ATA Annual Representative Assembly denounces Bill 15 and looks to research how to close learning gaps caused by pandemic

Stephanie Babych 3 minute read May 24, 2022

The discipline process for educators and the new provincial curriculum were the hottest topics as more than 500 teacher delegates from across Alberta gathered face-to-face for the first time in three years over the weekend.

The 105th Annual Representative Assembly, hosted at the Hyatt Regency in Calgary over the weekend, brought together teachers from across the province to advocate for the Alberta Teachers’ Association’s 46,000 members and vote on several key resolutions. Included in the resolutions were a denunciation of Bill 15, the UCP government’s plan to overhaul the province’s teacher complaint and discipline process, and a request not to rush the implementation of the new curriculum.

“We passed a resolution that actually denounces Bill 15, saying that we think that Bill 15 is a mistake by government, but we also recognize that we need to set up our next steps as an association if Bill 15 is enacted,” ATA president Jason Schilling said in a telephone interview Monday.

“We talked about the curriculum, which is a major topic of discussion for teachers, parents and Albertans across the province. One of the resolutions that we passed was the fact that curriculums should have a full-year pilot implementation and not be rushed through.”

Bill 15, the Reforming Teacher Profession Discipline Amendment Act, would strip the ATA of its disciplinary function, replacing it with a commissioner appointed by cabinet to handle misconduct complaints.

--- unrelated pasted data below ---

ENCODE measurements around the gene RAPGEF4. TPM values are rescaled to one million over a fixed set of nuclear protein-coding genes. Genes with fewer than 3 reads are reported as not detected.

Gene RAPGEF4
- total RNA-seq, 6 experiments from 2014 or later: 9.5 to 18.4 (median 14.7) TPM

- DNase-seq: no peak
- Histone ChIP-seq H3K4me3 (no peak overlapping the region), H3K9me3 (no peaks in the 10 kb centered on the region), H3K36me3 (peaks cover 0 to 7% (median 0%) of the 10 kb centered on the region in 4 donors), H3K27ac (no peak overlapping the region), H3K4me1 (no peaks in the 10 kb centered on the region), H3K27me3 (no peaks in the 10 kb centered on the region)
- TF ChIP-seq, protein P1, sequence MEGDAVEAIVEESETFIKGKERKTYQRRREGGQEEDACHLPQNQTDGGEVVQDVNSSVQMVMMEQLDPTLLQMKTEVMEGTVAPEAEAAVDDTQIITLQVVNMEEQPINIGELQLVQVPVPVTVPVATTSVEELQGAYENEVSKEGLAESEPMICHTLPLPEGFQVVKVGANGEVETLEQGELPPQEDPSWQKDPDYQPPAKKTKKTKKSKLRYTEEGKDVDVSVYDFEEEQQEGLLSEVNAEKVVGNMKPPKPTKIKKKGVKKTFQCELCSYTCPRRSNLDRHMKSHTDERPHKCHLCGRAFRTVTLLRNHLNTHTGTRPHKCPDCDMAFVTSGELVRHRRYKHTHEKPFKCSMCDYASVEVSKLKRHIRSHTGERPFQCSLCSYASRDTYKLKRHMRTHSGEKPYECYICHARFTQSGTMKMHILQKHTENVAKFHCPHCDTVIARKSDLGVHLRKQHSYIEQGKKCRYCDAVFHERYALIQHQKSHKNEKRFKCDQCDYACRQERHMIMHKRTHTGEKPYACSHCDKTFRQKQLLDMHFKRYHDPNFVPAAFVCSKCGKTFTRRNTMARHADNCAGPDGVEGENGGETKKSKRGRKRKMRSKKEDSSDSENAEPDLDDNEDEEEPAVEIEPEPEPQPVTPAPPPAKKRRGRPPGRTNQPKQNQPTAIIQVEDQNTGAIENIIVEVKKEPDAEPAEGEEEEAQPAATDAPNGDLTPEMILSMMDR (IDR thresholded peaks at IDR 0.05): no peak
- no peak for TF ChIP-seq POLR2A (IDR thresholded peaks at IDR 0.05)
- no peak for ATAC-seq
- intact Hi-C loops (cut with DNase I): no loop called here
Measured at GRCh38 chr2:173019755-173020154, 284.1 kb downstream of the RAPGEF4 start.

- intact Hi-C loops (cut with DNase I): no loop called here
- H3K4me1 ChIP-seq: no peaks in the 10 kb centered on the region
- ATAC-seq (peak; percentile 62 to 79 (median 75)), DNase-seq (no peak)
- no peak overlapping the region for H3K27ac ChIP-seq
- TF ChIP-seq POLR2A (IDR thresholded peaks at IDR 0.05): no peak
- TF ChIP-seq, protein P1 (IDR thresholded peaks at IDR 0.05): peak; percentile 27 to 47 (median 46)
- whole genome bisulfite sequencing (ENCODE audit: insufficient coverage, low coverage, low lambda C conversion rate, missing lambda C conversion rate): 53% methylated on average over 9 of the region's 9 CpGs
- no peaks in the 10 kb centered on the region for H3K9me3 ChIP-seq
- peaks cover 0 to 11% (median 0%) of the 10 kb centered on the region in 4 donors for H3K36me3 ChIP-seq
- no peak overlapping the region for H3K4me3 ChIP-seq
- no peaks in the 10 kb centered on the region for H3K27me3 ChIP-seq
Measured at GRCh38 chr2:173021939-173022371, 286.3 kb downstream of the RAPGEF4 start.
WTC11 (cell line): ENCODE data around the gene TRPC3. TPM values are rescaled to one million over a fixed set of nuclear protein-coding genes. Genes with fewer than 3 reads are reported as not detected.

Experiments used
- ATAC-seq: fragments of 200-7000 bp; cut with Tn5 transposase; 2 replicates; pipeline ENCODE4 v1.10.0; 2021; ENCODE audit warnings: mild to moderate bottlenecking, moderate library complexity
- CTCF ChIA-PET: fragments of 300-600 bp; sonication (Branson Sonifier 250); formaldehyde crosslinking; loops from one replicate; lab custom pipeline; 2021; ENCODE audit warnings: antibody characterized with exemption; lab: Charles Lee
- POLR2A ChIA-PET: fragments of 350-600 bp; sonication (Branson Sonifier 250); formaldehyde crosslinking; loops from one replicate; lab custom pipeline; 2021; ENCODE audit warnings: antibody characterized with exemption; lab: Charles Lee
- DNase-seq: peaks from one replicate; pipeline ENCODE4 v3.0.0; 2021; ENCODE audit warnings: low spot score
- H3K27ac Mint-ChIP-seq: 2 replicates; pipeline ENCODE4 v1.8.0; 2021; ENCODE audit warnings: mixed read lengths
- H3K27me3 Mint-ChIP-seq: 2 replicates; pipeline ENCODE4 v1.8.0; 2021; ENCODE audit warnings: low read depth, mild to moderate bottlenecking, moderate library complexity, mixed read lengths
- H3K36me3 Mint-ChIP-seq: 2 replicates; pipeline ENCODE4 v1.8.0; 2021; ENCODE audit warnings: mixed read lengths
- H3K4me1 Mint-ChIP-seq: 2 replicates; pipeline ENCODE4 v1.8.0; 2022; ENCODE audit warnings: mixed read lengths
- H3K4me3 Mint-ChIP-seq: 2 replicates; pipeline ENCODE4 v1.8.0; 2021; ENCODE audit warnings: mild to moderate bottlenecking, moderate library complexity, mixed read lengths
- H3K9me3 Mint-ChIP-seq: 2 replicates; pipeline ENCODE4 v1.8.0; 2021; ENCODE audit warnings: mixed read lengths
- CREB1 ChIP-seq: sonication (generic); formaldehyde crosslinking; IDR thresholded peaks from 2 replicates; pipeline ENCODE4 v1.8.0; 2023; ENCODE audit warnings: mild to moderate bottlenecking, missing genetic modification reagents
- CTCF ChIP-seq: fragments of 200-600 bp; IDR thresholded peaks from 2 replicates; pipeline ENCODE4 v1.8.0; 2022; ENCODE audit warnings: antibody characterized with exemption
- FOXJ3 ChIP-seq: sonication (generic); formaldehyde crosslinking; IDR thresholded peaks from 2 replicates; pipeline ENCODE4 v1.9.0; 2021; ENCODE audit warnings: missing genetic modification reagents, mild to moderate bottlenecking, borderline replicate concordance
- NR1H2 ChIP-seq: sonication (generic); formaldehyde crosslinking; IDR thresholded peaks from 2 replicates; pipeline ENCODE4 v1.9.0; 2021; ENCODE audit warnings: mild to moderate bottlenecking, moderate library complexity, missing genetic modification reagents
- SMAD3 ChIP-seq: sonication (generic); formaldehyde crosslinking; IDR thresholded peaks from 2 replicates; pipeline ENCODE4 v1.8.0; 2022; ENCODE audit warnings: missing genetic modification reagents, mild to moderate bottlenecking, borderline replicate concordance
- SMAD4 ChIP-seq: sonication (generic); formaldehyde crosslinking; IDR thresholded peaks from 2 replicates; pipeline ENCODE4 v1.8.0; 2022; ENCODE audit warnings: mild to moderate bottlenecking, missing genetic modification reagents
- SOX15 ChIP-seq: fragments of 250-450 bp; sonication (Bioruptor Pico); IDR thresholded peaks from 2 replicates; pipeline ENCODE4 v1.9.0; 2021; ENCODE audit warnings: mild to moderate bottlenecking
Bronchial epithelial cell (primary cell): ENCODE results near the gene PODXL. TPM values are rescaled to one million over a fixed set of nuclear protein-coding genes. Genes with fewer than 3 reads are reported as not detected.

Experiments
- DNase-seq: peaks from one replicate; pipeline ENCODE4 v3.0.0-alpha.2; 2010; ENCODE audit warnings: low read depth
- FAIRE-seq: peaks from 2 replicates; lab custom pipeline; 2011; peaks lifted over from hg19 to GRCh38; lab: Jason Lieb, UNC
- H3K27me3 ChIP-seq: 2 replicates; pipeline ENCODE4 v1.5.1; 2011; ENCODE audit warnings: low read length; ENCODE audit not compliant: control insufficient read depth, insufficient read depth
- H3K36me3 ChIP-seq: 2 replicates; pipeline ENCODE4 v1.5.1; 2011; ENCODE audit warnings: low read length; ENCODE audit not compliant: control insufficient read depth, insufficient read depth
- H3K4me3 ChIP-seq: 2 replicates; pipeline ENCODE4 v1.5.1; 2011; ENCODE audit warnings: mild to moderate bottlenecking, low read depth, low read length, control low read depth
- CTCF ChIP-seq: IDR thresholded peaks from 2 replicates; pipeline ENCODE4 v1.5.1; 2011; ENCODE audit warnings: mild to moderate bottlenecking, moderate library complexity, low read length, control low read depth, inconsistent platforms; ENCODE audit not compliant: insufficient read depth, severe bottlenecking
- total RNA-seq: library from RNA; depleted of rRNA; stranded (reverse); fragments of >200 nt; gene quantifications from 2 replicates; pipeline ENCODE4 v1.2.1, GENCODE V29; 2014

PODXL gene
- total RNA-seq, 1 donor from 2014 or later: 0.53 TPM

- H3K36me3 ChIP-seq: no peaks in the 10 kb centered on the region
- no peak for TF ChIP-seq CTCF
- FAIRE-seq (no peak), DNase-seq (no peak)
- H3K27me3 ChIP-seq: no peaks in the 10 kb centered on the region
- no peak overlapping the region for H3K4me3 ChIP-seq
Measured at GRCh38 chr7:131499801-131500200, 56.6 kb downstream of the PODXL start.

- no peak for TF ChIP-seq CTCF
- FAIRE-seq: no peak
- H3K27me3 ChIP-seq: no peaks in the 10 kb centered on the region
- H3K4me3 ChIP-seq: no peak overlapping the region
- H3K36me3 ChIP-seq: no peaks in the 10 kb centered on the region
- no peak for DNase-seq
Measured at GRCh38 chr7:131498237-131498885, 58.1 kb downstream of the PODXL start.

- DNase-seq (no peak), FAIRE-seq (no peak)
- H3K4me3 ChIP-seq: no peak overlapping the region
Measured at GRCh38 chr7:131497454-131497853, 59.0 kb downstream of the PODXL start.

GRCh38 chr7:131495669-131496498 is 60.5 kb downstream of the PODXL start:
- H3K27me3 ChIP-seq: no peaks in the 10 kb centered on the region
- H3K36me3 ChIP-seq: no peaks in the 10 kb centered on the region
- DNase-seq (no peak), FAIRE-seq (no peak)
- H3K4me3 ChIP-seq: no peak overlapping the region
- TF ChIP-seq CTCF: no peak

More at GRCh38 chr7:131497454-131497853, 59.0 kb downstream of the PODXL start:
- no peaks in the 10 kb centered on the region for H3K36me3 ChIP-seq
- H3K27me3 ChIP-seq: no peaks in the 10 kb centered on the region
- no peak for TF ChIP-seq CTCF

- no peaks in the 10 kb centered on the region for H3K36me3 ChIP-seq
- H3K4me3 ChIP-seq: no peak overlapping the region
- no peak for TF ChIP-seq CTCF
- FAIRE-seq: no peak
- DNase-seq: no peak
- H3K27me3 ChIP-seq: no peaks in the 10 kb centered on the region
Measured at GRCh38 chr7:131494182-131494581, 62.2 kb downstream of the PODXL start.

The ATA has criticized the legislation as a “massive power grab” that opens the door to political interference. The resolution to denounce the bill was passed by the assembly.

During his speech Saturday, Schilling said the curriculum and the ATA’s regulatory function are among the most pressing issues that Alberta teachers face.

“These issues are a threat, but I know that we will stand together united to fight for what we believe is best for education, for students and for ourselves,” he told the assembly.

The teachers also discussed the effects of the pandemic on learning and the mental health and morale of teachers and students.

“Some of our students are coming to school with some gaps in their learning, to no fault of anybody because they were trying to learn through a pandemic,” said Schilling.

“We passed a resolution to do research and to provide the association things we believe the education system could look at to improve these things moving forward for our students.”

Another resolution was passed to analyze what can be done to create a comprehensive plan for improving teachers’ wellness.

Teachers worked for two years shifting between in-person and online education, while trying to mitigate the spread of COVID-19 in their classrooms, Schilling said. One of the aims of the research is to find tangible solutions to get back on track with learning after so many significant disruptions.

“It has been a challenging two years for teachers. They know what’s best for their students but they’re tired, a lot of people are right now, but we’re looking forward to the next couple of months as we come out of the pandemic,” the ATA president said.

sbabych@postmedia.com
Twitter: @BabychStephanie

Comments

Postmedia is committed to maintaining a lively but civil forum for discussion and encourage all readers to share their views on our articles. Comments may take up to an hour for moderation before appearing on the site. We ask you to keep your comments relevant and respectful. We have enabled email notifications—you will now receive an email if you receive a reply to your comment, there is an update to a comment thread you follow or if a user you follow comments. Visit our community guidelines for more information and details on how to adjust your email settings.